Harmful Algal Blooms (HABs)
Harmful algal blooms (HABs) are blue-green algal blooms that contain toxins that can cause illness in humans and animals.
- Harmful Algal Blooms (HABs) Fact Sheet
Frequently asked questions about blue-green algae and HABs including information about health effects and what you should do if you see a bloom.
- Causes and Symptoms of Harmful Algal Bloom-Related Illness
HAB-related illness facts, including common symptoms and how people are exposed.
- Preventing Harmful Algal Bloom-Related Illness
Learn how to minimize your risk of exposure to cyanotoxins.
- Harmful Algal Bloom-Related Illness in Animals
Information about how animals are exposed to cyanotoxins, common symptoms, and preventative measures.
- Tools for Local Government Agencies
Sample materials designed to assist local authorities with lake and beach advisories due to blue-green algae.
- Harmful Algal Bloom-Related Illness Information for Veterinarians
Reporting information, symptoms, differential diagnoses, possible laboratory findings and more.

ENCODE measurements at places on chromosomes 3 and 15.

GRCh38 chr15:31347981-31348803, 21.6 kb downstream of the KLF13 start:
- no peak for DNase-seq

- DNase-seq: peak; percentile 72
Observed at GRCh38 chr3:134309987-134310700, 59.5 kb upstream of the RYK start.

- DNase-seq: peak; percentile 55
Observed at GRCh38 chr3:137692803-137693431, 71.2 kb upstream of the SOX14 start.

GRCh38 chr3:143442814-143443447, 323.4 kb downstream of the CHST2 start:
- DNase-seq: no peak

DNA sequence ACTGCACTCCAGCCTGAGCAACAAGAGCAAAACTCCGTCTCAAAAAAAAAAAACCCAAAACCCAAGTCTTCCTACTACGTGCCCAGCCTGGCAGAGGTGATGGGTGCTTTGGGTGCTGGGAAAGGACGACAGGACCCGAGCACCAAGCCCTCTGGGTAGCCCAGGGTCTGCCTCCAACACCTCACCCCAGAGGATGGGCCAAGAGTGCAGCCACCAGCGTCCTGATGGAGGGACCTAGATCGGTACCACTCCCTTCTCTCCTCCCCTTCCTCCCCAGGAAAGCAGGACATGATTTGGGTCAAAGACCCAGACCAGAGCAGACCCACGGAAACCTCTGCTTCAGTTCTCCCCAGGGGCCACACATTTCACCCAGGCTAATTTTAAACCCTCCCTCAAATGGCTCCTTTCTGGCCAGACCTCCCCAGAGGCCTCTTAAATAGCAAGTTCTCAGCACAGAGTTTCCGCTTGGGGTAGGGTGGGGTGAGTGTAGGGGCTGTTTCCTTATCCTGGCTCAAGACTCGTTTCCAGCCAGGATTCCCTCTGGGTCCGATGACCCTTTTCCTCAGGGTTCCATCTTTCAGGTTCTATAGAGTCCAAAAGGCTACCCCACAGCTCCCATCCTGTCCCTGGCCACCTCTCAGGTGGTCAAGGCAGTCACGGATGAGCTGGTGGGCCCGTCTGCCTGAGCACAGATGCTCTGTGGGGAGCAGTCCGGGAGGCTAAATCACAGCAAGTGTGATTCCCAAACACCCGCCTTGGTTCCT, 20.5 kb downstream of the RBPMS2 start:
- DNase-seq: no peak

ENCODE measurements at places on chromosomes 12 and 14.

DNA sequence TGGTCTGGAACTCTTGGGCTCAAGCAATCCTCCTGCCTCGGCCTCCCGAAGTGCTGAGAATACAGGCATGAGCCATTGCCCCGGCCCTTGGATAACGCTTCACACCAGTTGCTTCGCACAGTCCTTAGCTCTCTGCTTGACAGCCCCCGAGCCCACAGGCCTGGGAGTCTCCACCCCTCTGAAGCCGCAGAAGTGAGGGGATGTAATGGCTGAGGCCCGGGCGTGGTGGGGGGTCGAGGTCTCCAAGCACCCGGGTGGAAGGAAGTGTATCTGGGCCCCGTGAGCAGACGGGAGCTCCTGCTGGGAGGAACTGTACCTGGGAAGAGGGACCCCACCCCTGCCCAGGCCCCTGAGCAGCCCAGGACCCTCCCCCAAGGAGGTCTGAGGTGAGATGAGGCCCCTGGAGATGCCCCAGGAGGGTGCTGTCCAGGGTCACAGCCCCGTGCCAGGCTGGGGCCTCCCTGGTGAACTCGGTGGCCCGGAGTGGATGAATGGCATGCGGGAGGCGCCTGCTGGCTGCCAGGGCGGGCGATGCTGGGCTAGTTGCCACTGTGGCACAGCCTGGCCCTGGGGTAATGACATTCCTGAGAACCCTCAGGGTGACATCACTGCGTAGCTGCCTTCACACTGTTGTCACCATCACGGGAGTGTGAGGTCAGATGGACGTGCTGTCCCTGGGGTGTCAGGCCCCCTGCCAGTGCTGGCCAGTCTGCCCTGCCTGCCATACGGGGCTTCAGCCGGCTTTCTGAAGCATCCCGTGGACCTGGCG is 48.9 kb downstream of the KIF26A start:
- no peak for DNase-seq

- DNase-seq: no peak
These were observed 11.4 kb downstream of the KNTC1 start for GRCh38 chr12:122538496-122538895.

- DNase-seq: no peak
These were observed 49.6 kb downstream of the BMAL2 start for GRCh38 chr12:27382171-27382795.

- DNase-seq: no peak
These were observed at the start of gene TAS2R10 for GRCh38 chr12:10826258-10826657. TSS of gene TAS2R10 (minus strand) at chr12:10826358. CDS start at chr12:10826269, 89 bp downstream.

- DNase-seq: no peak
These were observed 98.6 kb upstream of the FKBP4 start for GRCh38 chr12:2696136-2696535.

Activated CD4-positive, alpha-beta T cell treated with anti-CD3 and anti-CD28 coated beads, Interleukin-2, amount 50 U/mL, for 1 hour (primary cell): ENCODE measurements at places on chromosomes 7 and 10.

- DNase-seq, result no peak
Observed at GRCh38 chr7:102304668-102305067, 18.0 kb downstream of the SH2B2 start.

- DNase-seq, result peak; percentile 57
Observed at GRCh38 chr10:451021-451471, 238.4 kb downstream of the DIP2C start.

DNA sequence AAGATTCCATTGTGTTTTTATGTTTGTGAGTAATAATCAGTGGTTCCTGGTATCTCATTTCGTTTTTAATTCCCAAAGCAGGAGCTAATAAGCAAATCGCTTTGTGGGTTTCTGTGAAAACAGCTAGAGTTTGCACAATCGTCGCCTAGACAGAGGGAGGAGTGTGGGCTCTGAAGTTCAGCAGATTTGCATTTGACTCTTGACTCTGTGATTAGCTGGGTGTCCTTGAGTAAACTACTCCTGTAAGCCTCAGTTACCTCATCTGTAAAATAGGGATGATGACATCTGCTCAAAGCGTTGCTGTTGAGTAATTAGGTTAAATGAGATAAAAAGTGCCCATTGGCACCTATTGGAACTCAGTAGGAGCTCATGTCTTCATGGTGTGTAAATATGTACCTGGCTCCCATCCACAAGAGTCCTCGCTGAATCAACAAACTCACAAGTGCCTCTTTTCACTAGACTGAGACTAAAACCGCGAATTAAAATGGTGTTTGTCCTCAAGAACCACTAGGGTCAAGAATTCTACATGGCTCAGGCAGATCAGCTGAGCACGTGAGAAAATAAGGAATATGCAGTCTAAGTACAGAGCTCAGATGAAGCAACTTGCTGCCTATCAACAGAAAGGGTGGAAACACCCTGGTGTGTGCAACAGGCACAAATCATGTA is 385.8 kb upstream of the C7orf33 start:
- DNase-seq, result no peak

For additional information about blue-green algae and HABs:
- Health Consultation
Health consultation for Little Rock Lake following a severe bloom in July 2007. Information about exposure to microcystin.
- Health-Based Water Guidance for Microcystin
Information about health-based rules and guidance for microcystin-LR in water.
- Blue-Green Algae and Harmful Algal Blooms
MPCA; Information about HABs in Minnesota including pictures of what HABs look like. Attention: Non-MDH site
- Harmful Algal Bloom (HAB)-Associated Illness
CDC; Information about sources of exposure and risk factors, signs and symptoms of HAB-related illnesses, and prevention and controls measures. Attention: Non-MDH site
- Harmful Algal Blooms
EPA; Information about what HABs are, how to stay safe, and how to prevent HABs from forming. Attention: Non-MDH site
- Cyanobacterial Harmful Algal Blooms (CyanoHABs)
EPA; Information about cyanotoxins, including how to prevent, detect, mitigate, and treat them. Attention: Non-MDH site